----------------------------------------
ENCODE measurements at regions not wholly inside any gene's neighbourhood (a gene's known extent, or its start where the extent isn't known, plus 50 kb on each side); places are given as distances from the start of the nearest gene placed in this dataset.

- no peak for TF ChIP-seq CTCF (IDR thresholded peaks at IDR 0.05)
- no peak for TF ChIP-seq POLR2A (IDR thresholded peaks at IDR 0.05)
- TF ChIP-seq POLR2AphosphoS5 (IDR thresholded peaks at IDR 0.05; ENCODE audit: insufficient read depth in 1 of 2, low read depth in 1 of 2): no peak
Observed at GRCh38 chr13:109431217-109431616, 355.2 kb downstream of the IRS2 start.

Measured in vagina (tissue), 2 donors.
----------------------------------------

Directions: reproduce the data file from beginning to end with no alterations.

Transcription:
ENCODE measurements at regions not wholly inside any gene's neighbourhood (a gene's known extent, or its start where the extent isn't known, plus 50 kb on each side); places are given as distances from the start of the nearest gene placed in this dataset.

- no peak for TF ChIP-seq CTCF (IDR thresholded peaks at IDR 0.05)
- no peak for TF ChIP-seq POLR2A (IDR thresholded peaks at IDR 0.05)
- TF ChIP-seq POLR2AphosphoS5 (IDR thresholded peaks at IDR 0.05; ENCODE audit: insufficient read depth in 1 of 2, low read depth in 1 of 2): no peak
Observed at GRCh38 chr13:109431217-109431616, 355.2 kb downstream of the IRS2 start.

Measured in vagina (tissue), 2 donors.